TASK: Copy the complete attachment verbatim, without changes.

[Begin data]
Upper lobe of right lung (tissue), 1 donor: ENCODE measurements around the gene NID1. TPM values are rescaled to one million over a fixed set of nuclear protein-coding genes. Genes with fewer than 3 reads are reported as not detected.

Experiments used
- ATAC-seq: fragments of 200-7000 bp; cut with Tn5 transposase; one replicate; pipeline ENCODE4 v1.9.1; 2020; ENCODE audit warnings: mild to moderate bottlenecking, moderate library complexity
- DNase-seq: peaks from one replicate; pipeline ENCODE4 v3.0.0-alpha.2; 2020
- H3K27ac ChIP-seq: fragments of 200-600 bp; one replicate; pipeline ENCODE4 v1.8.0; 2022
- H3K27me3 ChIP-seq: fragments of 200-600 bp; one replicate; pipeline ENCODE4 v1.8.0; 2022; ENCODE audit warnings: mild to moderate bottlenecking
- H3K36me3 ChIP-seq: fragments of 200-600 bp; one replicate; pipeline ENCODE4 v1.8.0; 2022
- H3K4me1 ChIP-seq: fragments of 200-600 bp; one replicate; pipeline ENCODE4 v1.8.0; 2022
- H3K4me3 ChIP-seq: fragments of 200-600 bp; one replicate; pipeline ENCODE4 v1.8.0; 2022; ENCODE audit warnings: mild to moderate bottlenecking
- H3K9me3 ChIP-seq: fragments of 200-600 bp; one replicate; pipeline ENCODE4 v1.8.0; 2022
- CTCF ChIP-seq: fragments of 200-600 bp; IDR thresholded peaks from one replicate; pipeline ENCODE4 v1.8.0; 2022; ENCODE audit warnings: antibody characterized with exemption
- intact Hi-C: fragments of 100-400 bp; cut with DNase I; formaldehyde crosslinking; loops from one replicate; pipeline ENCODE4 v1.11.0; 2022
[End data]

Upper lobe of right lung (tissue), 1 donor: ENCODE measurements around the gene NID1. TPM values are rescaled to one million over a fixed set of nuclear protein-coding genes. Genes with fewer than 3 reads are reported as not detected.

Experiments used
- ATAC-seq: fragments of 200-7000 bp; cut with Tn5 transposase; one replicate; pipeline ENCODE4 v1.9.1; 2020; ENCODE audit warnings: mild to moderate bottlenecking, moderate library complexity
- DNase-seq: peaks from one replicate; pipeline ENCODE4 v3.0.0-alpha.2; 2020
- H3K27ac ChIP-seq: fragments of 200-600 bp; one replicate; pipeline ENCODE4 v1.8.0; 2022
- H3K27me3 ChIP-seq: fragments of 200-600 bp; one replicate; pipeline ENCODE4 v1.8.0; 2022; ENCODE audit warnings: mild to moderate bottlenecking
- H3K36me3 ChIP-seq: fragments of 200-600 bp; one replicate; pipeline ENCODE4 v1.8.0; 2022
- H3K4me1 ChIP-seq: fragments of 200-600 bp; one replicate; pipeline ENCODE4 v1.8.0; 2022
- H3K4me3 ChIP-seq: fragments of 200-600 bp; one replicate; pipeline ENCODE4 v1.8.0; 2022; ENCODE audit warnings: mild to moderate bottlenecking
- H3K9me3 ChIP-seq: fragments of 200-600 bp; one replicate; pipeline ENCODE4 v1.8.0; 2022
- CTCF ChIP-seq: fragments of 200-600 bp; IDR thresholded peaks from one replicate; pipeline ENCODE4 v1.8.0; 2022; ENCODE audit warnings: antibody characterized with exemption
- intact Hi-C: fragments of 100-400 bp; cut with DNase I; formaldehyde crosslinking; loops from one replicate; pipeline ENCODE4 v1.11.0; 2022